“We want to clear up confusion which has arisen in relation to hardware stores. Under current restrictions, hardware stores should not be open to the general public,” said Ms Canavan.

“They are only open for emergencies and deliveries as set out in the updated retail services list as set out on gov.ie, which remains unchanged,” she added.

The number of deaths and confirmed cases reported in the Republic on Sunday showed a slight decline on recent days. Another 39 people died from Covid-19, while there were a further 493 confirmed cases of the virus. There have now been 610 Covid-19-related deaths in the State, while the number of confirmed cases stands at 15,251.

High compliance

Ms Canavan said the Garda continue to report an “ongoing high-level compliance” with restrictions on non-essential movement.

Revenue has confirmed that a zero rate of VAT would apply to the supply of PPE to hospitals, nursing homes and GP practices, said Ms Canavan.

This lower rate of VAT will be in place until July 21st and applies to items such as PPE, hand sanitiser, medical ventilators and oxygen tanks.

Extensions of four months for driving licenses and learner permits due to lapse during the pandemic would apply from the date of expiry.

Liz Canavan, Assistant Secretary to the Department of Taoiseach, during a media brieifng on coronavirus last week. Photograph: Collins
Liz Canavan, Assistant Secretary to the Department of Taoiseach, during a media brieifng on coronavirus last week. Photograph: Collins

National Car Testing Service appointments due on or after March 20th had also been extended by four months, while test dates for commercial vehicles had been pushed back by three months, said Ms Canavan.

The take-up of the Government’s temporary wage-subsidy scheme “continues to grow” and to date €321 million had been paid out under the scheme, she said.

“We are aware that there may be some situations where a one-parent family recipient is no longer receiving maintenance for their child, because the other parent has lost their job due to the Covid-19 pandemic,” said Ms Canavan.

Lone parents in this situation were advised to contact their local Intreo office and the department would “revise” their one-parent family benefit for a 12-week period to account for the loss of maintenance, she said.

Complacency

Minister for Health Simon Harris said on Sunday night he feared an air of complacency was “creeping in” concerning Ireland’s battle against Covid-19 and he urged people to stiffen their resolve.

“We are making really good progress . . . but the progress is fragile. We are in a very delicate moment and it would not take much for that to be reversed,” he said.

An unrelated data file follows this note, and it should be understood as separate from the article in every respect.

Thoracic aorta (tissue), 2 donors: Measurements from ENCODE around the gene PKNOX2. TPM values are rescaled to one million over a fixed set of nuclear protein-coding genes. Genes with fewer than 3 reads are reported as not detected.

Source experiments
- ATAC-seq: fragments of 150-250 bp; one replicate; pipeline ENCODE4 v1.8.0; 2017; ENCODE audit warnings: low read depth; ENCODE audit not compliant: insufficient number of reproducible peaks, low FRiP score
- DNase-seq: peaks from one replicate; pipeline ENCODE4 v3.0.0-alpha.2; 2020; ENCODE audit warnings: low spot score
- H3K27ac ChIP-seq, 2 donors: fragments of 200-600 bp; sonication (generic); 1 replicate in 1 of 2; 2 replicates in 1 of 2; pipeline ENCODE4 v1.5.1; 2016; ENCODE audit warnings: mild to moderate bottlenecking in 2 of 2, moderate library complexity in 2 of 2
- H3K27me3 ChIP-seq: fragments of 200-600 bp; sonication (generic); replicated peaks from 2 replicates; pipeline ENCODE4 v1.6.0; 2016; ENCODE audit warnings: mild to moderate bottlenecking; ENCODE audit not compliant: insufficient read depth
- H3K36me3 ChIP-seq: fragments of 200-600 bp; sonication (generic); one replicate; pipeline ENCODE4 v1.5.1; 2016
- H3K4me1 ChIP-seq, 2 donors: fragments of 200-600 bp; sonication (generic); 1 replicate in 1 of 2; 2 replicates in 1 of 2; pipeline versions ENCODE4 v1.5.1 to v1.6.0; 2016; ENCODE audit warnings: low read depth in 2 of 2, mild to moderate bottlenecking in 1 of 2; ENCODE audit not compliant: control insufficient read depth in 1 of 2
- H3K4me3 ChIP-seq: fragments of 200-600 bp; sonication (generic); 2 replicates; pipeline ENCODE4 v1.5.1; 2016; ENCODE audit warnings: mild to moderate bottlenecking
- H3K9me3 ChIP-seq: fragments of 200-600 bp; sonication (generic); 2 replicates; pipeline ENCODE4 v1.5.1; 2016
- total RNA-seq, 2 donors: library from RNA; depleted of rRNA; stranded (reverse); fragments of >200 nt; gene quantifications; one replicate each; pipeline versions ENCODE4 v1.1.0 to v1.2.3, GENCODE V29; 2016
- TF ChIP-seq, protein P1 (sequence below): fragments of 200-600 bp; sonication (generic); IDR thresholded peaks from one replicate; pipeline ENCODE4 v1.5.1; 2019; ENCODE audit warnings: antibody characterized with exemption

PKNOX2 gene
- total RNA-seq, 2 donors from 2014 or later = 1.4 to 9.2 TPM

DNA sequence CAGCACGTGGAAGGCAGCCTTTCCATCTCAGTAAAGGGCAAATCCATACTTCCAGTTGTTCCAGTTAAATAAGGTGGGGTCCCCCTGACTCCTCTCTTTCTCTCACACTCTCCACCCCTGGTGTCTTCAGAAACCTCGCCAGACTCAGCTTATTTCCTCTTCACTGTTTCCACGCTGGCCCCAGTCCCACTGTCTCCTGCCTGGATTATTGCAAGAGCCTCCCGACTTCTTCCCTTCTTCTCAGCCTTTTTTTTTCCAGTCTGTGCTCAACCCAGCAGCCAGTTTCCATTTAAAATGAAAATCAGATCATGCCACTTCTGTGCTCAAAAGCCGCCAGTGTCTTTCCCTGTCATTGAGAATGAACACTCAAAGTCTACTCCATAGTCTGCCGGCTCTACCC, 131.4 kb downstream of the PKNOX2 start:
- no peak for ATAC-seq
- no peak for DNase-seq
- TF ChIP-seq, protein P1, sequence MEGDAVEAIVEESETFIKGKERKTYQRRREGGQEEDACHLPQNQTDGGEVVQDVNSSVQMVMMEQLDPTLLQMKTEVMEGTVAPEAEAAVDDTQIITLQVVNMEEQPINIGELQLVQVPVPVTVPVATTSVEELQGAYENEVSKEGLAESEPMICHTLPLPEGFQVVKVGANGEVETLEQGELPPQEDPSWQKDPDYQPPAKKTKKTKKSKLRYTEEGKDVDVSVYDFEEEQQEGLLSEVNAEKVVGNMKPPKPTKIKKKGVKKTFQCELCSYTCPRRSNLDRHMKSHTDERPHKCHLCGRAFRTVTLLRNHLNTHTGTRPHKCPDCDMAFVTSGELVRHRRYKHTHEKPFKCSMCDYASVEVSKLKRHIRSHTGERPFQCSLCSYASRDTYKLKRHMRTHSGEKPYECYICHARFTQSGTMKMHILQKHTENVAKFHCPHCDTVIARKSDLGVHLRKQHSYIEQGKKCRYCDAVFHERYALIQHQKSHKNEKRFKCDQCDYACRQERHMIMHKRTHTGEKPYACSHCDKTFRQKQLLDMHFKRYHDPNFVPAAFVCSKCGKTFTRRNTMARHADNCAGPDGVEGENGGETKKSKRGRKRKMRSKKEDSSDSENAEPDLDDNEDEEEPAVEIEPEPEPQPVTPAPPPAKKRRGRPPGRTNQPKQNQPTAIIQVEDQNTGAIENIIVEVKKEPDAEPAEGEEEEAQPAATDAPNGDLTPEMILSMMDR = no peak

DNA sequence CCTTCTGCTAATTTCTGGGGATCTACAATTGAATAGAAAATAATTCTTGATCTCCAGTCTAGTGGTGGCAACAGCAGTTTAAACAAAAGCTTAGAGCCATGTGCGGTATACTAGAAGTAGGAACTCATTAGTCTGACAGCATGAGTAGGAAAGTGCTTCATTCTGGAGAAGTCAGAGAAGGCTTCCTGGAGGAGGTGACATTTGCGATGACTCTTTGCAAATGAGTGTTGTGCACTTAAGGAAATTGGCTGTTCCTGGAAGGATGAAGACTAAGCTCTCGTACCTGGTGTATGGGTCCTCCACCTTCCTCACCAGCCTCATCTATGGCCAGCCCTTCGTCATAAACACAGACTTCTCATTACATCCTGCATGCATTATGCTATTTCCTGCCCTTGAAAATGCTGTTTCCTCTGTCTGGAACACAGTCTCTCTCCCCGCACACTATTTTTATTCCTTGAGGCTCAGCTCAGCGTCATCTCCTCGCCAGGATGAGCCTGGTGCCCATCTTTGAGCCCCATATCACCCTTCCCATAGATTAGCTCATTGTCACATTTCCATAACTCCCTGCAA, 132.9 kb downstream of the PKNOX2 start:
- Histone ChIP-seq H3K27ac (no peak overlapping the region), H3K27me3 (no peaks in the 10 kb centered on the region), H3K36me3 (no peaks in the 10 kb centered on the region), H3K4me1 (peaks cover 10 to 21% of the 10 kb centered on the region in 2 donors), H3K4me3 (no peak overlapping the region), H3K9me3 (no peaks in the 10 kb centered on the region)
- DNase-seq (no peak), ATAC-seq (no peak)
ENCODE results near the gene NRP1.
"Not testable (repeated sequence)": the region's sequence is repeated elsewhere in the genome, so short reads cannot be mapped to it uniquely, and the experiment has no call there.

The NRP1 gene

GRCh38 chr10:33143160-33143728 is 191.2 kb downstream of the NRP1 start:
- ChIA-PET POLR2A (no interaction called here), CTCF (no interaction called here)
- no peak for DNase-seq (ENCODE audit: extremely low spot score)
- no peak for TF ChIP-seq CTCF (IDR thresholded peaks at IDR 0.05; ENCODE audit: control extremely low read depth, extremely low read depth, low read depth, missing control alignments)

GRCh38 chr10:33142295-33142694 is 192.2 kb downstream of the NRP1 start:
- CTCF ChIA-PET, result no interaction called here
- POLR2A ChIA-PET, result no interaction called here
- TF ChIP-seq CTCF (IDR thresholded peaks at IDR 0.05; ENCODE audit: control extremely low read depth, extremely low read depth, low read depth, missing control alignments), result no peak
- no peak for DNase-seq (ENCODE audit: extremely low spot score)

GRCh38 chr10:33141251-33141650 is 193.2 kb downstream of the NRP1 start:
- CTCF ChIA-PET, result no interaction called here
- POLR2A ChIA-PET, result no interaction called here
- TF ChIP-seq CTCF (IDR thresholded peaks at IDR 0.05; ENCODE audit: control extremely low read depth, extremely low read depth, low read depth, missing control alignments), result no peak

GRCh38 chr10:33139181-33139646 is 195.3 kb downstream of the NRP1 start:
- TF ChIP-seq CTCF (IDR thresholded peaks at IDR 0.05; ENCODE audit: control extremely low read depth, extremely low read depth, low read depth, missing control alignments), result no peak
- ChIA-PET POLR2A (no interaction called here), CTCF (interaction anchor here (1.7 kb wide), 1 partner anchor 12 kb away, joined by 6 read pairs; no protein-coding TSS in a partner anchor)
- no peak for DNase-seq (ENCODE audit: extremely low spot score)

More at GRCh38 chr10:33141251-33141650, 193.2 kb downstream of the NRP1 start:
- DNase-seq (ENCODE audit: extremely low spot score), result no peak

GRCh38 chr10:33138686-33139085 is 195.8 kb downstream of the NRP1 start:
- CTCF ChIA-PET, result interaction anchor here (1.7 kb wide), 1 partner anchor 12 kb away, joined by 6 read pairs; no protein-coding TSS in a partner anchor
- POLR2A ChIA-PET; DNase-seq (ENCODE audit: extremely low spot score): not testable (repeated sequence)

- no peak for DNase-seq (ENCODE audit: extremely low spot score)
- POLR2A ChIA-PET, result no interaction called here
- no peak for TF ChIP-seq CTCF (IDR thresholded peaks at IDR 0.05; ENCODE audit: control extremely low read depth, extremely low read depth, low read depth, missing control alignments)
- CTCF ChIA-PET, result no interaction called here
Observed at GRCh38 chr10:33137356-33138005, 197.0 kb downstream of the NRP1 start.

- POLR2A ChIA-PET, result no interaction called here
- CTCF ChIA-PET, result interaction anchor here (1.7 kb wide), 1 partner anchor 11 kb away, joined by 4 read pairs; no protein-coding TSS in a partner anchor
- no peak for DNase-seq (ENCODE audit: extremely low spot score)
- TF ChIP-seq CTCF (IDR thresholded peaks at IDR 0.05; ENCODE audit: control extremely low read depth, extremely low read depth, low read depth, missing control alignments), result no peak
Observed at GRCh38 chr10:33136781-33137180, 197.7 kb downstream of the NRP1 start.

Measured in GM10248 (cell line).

Elsewhere, fresh research from King’s College London suggests Ireland may have to cope with repeated waves of Covid-19 epidemics until a large enough proportion of the population is infected to provide herd immunity.

At best there may be three more cycles of infection before 60 per cent of the population have the virus, regarded as sufficient to provide potential herd immunity, according to the modelling analysis led by an Irish scientist.

President of the Intensive Care Society of Ireland Catherine Motherway warned that until a vaccine is found people are going to have to be “very careful how we live”.

Dr Motherway told RTÉ radio’s Today with Séan O’Rourke show that it is unlikely the virus can be suppressed, which reinforces the need for a vaccine and “some form of treatment”.

“Unfortunately I don’t think this will be a three-month phenomenon, I think for at least a year we will see Covid-19 in our population . . . and if numbers begin to rise above a level with which we can cope, then the restrictions will have to be re-imposed,” said Dr Motherway.

The Health Service Executive said on Sunday it has eliminated the backlog of people waiting for Covid-19 tests. It said 27 laboratories, including one in Germany, are now processing 10,000 test results a day.

Over the weekend, 4,000 staff and residents in nursing homes were tested as part of a heightened response by the HSE to escalating cases and deaths in the sector. The number of outbreaks or suspected outbreaks in long-term residential care facilities now stands at 248, according to the HSE.

Mr Harris will speak to his European counterparts by teleconference later on Monday to share updates on how efforts to tackle the virus are going across the European Union.